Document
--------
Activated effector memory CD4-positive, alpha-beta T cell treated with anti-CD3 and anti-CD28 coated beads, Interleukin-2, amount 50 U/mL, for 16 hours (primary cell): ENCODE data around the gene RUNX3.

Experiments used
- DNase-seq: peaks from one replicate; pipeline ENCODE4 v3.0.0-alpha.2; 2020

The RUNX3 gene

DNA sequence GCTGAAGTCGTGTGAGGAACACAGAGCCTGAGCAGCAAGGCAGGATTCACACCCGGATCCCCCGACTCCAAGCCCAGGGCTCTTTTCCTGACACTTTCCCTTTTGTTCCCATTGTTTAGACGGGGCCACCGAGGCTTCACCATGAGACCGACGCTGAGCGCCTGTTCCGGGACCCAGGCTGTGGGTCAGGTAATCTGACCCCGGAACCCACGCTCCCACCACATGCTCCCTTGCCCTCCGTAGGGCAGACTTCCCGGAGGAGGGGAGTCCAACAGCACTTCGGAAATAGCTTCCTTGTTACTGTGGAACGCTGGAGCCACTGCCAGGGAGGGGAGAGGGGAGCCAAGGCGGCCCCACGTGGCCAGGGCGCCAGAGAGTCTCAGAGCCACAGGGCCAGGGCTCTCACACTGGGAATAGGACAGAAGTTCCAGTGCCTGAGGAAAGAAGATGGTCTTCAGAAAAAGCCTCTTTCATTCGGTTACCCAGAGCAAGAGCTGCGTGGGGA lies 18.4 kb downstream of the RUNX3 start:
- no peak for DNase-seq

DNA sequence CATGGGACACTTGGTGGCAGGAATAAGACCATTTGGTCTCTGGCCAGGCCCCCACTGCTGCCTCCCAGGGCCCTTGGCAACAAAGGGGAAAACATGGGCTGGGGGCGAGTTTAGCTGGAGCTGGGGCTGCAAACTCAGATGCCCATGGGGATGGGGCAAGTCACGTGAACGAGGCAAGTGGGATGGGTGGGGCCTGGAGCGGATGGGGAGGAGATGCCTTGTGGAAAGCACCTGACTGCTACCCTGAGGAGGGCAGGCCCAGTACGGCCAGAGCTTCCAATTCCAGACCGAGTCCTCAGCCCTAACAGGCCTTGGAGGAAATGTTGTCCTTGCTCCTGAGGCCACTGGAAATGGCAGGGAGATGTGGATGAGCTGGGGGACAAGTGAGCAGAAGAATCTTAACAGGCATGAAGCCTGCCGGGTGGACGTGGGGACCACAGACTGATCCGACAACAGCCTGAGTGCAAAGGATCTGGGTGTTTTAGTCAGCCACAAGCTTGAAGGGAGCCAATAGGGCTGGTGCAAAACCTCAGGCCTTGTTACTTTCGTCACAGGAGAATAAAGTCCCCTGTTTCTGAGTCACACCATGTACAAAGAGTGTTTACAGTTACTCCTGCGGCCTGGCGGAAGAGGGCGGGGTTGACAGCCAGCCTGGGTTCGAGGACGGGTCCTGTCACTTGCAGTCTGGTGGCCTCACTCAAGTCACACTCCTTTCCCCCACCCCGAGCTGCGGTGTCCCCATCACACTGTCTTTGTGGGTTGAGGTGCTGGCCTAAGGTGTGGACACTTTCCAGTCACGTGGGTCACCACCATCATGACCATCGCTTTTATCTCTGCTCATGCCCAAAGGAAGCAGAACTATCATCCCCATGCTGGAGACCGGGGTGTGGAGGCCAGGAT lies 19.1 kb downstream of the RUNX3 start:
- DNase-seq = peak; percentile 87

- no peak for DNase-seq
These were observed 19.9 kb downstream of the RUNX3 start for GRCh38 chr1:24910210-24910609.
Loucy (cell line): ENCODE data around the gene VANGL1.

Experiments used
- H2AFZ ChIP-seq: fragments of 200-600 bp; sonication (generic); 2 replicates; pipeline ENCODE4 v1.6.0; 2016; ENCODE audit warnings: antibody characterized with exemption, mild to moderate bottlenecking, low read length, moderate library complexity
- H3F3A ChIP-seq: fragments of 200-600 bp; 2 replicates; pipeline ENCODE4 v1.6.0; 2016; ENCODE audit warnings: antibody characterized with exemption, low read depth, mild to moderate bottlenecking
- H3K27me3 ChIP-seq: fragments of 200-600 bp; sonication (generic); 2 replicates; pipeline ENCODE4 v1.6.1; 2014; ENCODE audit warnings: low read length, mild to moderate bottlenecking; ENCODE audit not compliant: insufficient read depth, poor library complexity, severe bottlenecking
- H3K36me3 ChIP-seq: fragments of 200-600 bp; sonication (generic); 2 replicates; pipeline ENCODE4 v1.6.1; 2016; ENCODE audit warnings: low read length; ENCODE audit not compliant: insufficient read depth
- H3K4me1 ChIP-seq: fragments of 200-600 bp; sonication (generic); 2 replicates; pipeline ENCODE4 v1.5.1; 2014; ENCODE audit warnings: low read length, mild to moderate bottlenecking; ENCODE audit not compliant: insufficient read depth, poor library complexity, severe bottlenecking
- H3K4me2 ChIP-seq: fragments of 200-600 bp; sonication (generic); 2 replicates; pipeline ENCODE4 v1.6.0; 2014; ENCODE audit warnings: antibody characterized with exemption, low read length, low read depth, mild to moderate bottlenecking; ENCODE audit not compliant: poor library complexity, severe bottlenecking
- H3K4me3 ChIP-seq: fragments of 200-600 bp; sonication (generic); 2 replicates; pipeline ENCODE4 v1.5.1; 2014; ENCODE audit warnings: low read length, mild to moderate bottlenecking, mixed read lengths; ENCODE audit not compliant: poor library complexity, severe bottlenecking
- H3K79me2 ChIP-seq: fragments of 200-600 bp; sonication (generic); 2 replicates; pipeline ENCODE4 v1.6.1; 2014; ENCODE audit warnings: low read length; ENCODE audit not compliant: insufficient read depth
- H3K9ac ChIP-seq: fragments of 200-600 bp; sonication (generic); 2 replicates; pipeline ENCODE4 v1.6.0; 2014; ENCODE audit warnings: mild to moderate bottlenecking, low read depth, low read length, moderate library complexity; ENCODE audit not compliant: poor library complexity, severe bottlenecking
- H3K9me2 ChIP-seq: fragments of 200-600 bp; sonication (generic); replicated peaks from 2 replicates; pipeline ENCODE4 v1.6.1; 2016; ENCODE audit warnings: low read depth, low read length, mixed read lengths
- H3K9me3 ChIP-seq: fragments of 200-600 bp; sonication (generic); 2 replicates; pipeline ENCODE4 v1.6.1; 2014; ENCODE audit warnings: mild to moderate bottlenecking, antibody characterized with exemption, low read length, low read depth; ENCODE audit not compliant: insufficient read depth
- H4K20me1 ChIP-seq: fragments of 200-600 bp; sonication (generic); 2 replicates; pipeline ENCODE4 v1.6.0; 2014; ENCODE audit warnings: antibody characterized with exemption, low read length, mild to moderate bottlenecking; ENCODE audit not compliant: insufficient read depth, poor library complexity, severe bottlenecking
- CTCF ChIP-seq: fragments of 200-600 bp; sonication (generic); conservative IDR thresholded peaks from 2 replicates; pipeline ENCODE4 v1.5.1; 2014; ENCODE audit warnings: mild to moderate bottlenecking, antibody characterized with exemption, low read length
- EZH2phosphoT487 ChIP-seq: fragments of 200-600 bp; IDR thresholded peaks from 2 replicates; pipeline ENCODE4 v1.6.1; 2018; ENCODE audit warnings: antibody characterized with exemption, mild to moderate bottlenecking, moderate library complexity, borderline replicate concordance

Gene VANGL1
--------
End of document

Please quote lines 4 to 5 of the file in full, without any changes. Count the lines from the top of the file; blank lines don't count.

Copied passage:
The RUNX3 gene

DNA sequence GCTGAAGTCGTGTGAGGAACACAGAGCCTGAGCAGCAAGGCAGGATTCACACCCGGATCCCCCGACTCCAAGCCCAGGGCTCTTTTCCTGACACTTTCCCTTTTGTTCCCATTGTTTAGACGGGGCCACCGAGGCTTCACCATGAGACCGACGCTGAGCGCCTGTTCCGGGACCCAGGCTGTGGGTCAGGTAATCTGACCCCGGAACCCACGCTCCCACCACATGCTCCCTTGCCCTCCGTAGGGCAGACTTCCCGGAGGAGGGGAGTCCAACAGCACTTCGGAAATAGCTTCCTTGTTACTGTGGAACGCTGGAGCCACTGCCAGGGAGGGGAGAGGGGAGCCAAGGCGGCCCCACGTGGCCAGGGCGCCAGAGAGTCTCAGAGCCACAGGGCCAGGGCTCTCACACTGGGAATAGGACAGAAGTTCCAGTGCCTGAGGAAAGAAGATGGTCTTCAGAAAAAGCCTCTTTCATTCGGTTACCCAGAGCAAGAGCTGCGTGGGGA lies 18.4 kb downstream of the RUNX3 start: